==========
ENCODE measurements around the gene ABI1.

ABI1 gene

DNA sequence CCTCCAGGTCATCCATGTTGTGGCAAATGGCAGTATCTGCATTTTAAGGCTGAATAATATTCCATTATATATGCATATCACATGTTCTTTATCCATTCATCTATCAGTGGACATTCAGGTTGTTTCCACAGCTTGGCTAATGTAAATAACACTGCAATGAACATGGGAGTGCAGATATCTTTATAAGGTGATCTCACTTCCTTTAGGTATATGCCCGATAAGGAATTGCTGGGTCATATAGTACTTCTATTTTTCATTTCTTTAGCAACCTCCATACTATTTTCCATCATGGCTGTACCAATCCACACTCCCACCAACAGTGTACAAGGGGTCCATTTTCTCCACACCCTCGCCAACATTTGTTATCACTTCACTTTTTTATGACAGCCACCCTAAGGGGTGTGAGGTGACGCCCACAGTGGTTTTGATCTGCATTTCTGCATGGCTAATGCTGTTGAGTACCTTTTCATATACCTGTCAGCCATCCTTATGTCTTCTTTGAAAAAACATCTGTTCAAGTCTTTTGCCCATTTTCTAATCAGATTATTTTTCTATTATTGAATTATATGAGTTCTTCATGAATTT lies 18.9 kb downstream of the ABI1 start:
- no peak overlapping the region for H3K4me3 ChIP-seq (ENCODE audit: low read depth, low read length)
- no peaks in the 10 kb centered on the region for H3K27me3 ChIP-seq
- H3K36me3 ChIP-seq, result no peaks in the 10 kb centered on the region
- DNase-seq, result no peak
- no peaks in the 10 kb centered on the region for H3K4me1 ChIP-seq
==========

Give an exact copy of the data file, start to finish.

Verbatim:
ENCODE measurements around the gene ABI1.

ABI1 gene

DNA sequence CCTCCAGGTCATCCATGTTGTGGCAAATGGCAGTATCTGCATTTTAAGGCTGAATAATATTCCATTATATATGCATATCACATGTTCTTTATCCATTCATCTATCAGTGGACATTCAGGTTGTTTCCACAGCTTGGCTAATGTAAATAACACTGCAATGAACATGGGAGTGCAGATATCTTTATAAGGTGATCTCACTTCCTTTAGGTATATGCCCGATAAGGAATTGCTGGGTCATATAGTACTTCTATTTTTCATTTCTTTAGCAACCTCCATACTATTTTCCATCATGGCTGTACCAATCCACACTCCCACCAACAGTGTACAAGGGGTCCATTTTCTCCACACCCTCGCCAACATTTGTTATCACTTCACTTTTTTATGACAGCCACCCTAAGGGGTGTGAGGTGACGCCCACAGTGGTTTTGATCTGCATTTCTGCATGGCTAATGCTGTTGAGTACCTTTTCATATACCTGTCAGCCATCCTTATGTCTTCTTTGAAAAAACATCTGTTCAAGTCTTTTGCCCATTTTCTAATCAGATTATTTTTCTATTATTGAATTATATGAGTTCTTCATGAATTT lies 18.9 kb downstream of the ABI1 start:
- no peak overlapping the region for H3K4me3 ChIP-seq (ENCODE audit: low read depth, low read length)
- no peaks in the 10 kb centered on the region for H3K27me3 ChIP-seq
- H3K36me3 ChIP-seq, result no peaks in the 10 kb centered on the region
- DNase-seq, result no peak
- no peaks in the 10 kb centered on the region for H3K4me1 ChIP-seq